Can anyone explain to me why most feed companies producing pelleted or extruded feed use a combination of soya hulls, beet pulp and corn & wheat as their base for most produtcts?
What is the science behind this? What are these ingredients proving to our horses that we wouldn't otherwise get?
In general, the soy bean hulls and beet pulp are fermentable fiber sources that are low in starch and sugar. These are kind of a no harm, no foul ingredient that makes the bag fuller so you think that you are getting more for your money. Some value may be found in these if there are large grain inclusions in the diet. Otherwise, my opinion is that there are better natural forage answers to these two ingredients. Corn and wheat are another thing altogeather. Again, in my opinion, they have no place in a horse diet. Both are high in starch and the quality used is usually very low, and unusable for any other application. Bottom line is that these ingredients are either cheap, or bulky to make the bag fuller.
Because it's cheap for them to make it expensive for the consumer. Rice hulls is another that I don't particularly care for.
want2chase3 - 2022-08-02 4:26 PM
No kidding! We bed on rice hulls down here when shavings are too expensive. You can get a pretty big trailer filled up at the rice mill for $100. It irks me when rice hulls are one of the top three ingredients in a $35 bag of feed.
Barnmom - 2022-08-03 11:54 AM
Not sure what feed you are refering to, but be sure you are aware of the difference in Rice Bran and Rice Hulls. Rice bran contains over 80% of the nutrition found in brown rice. Raw rice bran has no shelf life before the natural fat in it begins go rancid, literally less than a day. Stabilized rice bran is a food grade product with a one year shelf life. Rice hulls are the outside covering of the rice kernal. It has little to no nutritional value. Rice hulls used for bedding can be a problem because the very high silica content tends to make them slippery. I have seen horses hurt themselves when they try to get up after lying down on rice hulls.
A pretty popular big name feed has rice hulls listed in the top 3 ingredients in several of their high end feeds. I know how cheap they can be and I've even heard of companies getting them for free or next to nothing. I know theres difference between rice bran and rice hulls. I've fed rice bran before and think it's a valuable ingredient. However, I will also say I've fed raw rice bran for a while and haven't ever had a single issue. It's less than half the cost of stabilized rice bran with a picture of a horse on it. I know some companies use only stabilized rice bran and it'll be listed as such. Haven't figured out if it just lists RICE BRAN that it is raw rice bran or stabilized. Either one would be fine with me. No issues with a company using rice bran .. raw or stabilized... rice hulls ... is questionable on the actual quality.. been told its a good source of fiber that basically undigestible by the horse. I'd prefer it not being in my horses feed. I've heard of several people using rice hulls instead of shavings as bedding lately. Guessing it's never been an issue with horses trying to eat it
want2chase3 - 2022-08-03 1:38 PM
I can provide some information on Rice Bran in horses, since I am the person who started that as a horse feed ingredient on a commercial basis in 1987.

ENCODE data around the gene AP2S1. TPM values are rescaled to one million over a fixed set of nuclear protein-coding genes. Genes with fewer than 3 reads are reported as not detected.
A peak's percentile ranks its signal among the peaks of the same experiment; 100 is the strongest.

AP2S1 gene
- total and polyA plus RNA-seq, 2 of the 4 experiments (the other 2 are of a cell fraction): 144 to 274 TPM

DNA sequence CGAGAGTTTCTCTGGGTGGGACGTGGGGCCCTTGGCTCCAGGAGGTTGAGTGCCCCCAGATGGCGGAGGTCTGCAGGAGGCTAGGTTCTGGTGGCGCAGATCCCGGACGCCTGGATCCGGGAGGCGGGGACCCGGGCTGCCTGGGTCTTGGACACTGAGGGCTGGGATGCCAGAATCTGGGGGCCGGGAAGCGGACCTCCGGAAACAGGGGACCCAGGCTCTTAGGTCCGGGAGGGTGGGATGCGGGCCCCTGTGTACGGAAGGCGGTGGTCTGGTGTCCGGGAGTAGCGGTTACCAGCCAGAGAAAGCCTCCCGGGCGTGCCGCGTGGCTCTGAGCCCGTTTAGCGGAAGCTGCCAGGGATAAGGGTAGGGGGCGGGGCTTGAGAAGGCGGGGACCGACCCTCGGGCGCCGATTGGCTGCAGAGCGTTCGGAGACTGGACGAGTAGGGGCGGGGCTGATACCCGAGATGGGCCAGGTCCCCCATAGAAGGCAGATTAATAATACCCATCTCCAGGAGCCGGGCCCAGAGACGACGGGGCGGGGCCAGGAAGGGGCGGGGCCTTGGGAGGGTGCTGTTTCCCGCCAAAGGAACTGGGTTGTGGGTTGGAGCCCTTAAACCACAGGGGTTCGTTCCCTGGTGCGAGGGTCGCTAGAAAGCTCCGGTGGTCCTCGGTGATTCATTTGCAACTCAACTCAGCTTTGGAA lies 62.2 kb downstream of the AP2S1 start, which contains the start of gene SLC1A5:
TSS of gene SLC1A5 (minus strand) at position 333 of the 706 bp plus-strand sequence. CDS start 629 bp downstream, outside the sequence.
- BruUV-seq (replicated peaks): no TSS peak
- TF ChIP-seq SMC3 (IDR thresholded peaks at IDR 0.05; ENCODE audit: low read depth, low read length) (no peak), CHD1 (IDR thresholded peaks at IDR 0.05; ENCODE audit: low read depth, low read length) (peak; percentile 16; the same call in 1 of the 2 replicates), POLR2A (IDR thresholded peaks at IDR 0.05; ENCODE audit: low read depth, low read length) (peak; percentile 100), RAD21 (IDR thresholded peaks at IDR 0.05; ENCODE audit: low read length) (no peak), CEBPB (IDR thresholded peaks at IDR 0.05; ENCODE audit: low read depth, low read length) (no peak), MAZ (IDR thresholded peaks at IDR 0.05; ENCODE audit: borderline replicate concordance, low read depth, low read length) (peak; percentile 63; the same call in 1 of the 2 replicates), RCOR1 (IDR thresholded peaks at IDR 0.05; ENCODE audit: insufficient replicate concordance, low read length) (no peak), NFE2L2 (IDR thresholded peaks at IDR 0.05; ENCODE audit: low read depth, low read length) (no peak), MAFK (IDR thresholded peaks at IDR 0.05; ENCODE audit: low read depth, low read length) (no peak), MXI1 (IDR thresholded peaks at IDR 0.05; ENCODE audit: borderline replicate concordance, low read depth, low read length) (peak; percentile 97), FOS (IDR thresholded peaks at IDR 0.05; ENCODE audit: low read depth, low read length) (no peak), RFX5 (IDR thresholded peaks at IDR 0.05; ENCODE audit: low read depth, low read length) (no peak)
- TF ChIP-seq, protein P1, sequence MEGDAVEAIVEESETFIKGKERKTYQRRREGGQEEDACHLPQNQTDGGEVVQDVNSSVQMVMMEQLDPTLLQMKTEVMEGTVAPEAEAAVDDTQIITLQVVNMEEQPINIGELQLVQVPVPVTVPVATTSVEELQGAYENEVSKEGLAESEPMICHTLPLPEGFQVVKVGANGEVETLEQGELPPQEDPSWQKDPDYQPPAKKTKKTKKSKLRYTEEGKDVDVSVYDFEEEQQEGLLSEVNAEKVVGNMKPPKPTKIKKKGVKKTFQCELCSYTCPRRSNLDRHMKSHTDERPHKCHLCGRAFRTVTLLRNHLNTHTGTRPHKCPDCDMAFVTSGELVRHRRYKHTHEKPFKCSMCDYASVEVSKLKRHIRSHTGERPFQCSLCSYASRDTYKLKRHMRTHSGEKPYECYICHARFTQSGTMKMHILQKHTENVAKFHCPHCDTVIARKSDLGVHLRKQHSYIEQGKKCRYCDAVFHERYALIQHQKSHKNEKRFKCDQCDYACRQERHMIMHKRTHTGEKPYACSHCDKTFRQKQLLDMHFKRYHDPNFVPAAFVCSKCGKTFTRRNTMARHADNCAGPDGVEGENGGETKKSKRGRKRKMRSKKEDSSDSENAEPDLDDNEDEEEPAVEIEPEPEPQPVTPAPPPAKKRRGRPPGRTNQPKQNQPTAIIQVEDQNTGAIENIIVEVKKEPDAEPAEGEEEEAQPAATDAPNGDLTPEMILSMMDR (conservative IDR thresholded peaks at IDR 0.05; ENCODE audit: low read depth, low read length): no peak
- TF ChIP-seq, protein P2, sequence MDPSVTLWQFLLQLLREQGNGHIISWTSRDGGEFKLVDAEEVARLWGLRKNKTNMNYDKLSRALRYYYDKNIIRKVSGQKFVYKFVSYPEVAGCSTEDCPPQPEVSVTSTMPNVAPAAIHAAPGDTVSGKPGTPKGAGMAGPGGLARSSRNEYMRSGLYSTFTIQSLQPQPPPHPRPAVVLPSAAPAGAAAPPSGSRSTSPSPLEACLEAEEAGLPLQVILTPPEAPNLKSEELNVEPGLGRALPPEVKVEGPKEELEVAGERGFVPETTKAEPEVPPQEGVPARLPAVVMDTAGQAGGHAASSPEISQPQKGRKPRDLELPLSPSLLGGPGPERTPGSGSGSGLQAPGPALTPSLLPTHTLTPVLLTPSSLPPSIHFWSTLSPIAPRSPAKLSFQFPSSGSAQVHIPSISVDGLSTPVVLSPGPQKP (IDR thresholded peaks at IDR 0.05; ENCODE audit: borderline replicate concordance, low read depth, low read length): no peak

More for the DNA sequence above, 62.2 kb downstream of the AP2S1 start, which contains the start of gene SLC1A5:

Raw Rice Bran, and Stabilized Rice Bran can be vastly different. Just like all hay is not the same. Raw rice bran is a product of the rice milling process that turns brown rice into white rice. This is strictly a waste product that mostly goes to cattle. The fat naturally found in the bran layer of the rice kernal is very unstable. As a result, it goes rancid in about eight hours. Along with this rancity goes the great natural vitamin E, and other valuble nutrients due to rapid oxidation. No matter how you handle raw rice bran, it will be rancid when you feed it to your horse. Wether this is OK or not depends on what that raw rice bran was exposed to and how it was handled. Since it is a low cost waste product, no care is taken in storage or handling equipment. It is usually exposed the elements in some way, and contamination is possible from a number of sources. If you choose to feed this, that is fine. But, just like rained on hay, you may get along with it for the whole life of your horse and as a simple fat supplement (though rancid) or you may not. I personally have seen damage to horses from raw rice bran.
Stabilized rice bran is a value added ingredient in both premium animal formulations and human foods. As a result, it is stabilized in the rice mill immediatly off of the mill line, then handled and stored to food grade standards. The resulting shelf life is commonly more than one year if stored properly. In addition, the chance of contamination from outside sources like rodent and bird waste, molds and bacteria is virtually eliminated.
I have probably sold more stabilized rice bran, both as a pure product and in formulations that I have made myself or done for other companies, than anyone in the world. If I could have done that safely with my name on the bag, using raw rice bran at a fraction of the cost I would have done so.
The defence I hear from people for feeding raw rice bran is that "I have done it for a long time with no problems". Maybe you have, and maybe you haven't. In my experience, respiratory problems, allergy problems and failure to thrive are always a possibility with raw rice bran if contaminated. If you have not fed a contaminated batch yet, it is likely that you will at some point. Your results may vary.
This has never been worth the chance to me. My recommendation has always been, "Feed Stabilized Rice Bran if you want he benefit of Rice Bran, or feed something else entirely. But, I personally would never feed Raw Rice Bran.